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What's the Difference Between Osteoarthritis and Psoriatic Arthritis?

It’s important to let a healthcare provider know if your joints hurt—especially if you have psoriasis.

A man holds his aching back.

Medically reviewed in August 2021

Updated on March 25, 2022

Arthritis is a general term for joint pain or joint disease, and there are over 100 different kinds. It can affect people at any age, and it’s the most common cause of disability in the United States.

Osteoarthritis (OA) is the most common chronic joint condition in adults. It's a wear-and-tear type of arthritis that happens when cartilage breaks down in your joints, and it usually affects the hands, hips, knees, and lower back. One of the biggest risk factors for osteoarthritis is aging, which is why this type of joint pain is associated with getting on in years. 

But there’s another type of arthritis that can affect people who have the autoimmune disease psoriasis, where the immune system attacks your skin and sometimes other organs. It is called psoriatic arthritis (PsA), and it happens when your immune system attacks your joints.

Unfortunately, many people who have psoriasis shrug off joint pain as they get older. A 2015 review of 12 different studies found that about 15 percent of people with psoriasis have undiagnosed PsA. Why does PsA get missed? When you're seeing your dermatologist, you're both focused on your skin, while a primary healthcare provider (HCP) might not be tuned into the signs of PsA. 

Oddly enough, you could have PsA even if you don’t have psoriasis symptoms. In these cases, people often do have a family history of the skin disease or PsA, though.

What's the difference between osteoarthritis and psoriatic arthritis symptoms? 
Telltale signs to look out for with PsA include: 

  • Pain and swelling that comes and goes (called flare-ups) 
  • Pain that usually gets better with exercise 
  • Tender spots where tendons and ligaments connect with bones, often around the heel, sole of the foot, and elbows 
  • Fatigue or exhaustion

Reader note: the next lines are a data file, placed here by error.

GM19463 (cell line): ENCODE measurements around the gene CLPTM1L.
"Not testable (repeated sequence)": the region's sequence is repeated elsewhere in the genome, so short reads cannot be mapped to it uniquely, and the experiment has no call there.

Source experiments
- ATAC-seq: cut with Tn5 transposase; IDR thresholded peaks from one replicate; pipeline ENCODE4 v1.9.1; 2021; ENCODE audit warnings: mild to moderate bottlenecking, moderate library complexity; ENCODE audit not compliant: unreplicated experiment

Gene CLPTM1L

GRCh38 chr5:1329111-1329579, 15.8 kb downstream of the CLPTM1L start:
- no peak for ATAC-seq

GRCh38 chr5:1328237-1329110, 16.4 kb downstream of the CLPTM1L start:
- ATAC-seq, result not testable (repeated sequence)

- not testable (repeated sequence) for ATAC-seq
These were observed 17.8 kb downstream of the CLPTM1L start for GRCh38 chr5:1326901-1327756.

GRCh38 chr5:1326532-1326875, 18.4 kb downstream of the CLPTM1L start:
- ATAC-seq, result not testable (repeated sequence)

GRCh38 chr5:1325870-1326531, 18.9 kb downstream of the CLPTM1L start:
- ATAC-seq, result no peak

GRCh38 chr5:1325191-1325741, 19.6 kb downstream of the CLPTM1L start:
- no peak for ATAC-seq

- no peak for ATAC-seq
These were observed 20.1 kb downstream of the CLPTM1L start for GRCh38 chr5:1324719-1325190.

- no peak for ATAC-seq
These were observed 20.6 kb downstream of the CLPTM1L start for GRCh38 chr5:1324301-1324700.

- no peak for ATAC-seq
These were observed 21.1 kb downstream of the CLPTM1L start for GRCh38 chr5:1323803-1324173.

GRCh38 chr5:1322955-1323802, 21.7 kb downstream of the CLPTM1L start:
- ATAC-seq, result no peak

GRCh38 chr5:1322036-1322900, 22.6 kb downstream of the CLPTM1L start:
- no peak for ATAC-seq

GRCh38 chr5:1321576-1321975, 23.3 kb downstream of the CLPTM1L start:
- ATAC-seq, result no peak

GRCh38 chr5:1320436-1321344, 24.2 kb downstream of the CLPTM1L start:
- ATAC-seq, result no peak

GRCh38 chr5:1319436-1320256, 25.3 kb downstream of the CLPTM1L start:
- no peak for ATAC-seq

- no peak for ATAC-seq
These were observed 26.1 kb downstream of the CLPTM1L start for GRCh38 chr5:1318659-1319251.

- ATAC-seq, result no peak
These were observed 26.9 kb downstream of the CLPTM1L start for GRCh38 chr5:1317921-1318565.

• Eye pain or redness 
  • Fingernails or toenails that look pitted and separated from the nail bed 
  • Painful, sausage-like swelling in the fingers or toes 

Signs of osteoarthritis include: 

  • A cracking sound or a scraping or grating feeling when you bend your joints 
  • Pain that usually gets worse with activity and better with rest 
  • Bone spurs that can be felt under the skin 
  • Mild swelling, but this is less common 

As if this weren’t confusing enough, there are other types of autoimmune arthritis, such as rheumatoid arthritis.

The bottom line? If you have joint pain—especially if you have psoriasis—tell an HCP. You don’t want PsA or another type or arthritis to go undiagnosed and potentially cause more damage. The sooner you figure out why your joints hurt, the better. Early treatment may help protect your joints from permanent damage.

Article sources open article sources

Arthritis Foundation. What Is Arthritis? Accessed March 25, 2022.
Arthritis Foundation. Expert Q&A: PsA without Psoriasis? Accessed March 25, 2022.
Arthritis Foundation. Psoriatic Arthritis. Accessed March 25, 2022.
Mayo Clinic. Arthritis. September 15, 2021.
Villani AP, Rouzaud M, Sevrain M, et al. Prevalence of undiagnosed psoriatic arthritis among psoriasis patients: Systematic review and meta-analysis. J Am Acad Dermatol. 2015;73(2):242-248.

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